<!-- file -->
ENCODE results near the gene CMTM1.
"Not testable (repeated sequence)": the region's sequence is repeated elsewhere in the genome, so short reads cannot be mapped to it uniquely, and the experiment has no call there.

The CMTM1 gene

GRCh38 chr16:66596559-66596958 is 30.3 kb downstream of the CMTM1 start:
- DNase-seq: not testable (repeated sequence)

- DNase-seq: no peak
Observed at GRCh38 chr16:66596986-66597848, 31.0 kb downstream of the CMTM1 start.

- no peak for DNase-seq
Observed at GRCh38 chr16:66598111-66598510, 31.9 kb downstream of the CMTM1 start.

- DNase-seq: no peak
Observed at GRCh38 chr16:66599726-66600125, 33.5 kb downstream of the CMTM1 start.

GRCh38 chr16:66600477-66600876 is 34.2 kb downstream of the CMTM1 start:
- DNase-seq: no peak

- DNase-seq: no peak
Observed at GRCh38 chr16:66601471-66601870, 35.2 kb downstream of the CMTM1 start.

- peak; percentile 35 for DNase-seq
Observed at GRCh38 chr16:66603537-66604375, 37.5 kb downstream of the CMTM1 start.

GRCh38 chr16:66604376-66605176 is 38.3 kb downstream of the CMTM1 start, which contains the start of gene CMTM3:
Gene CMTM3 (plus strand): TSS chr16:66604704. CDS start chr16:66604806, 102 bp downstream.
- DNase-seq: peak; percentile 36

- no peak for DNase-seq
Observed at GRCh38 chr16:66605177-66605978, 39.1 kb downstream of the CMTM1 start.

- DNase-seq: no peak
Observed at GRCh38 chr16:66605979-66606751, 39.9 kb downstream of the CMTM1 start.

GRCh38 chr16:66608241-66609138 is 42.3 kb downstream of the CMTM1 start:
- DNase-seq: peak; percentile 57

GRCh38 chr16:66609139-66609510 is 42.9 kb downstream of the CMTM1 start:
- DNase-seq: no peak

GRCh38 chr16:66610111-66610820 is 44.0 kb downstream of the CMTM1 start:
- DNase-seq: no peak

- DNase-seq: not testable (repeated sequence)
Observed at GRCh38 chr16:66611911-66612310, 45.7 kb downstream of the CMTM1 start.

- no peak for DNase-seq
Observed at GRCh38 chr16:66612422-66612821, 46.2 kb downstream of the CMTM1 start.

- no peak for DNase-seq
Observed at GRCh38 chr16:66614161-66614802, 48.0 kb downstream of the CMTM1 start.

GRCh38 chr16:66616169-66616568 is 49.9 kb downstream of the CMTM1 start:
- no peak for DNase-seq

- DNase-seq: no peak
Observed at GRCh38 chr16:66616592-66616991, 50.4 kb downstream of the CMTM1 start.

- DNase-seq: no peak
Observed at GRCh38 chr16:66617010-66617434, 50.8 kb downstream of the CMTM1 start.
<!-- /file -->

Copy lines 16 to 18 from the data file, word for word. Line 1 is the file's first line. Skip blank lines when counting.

- peak; percentile 35 for DNase-seq
Observed at GRCh38 chr16:66603537-66604375, 37.5 kb downstream of the CMTM1 start.

GRCh38 chr16:66604376-66605176 is 38.3 kb downstream of the CMTM1 start, which contains the start of gene CMTM3: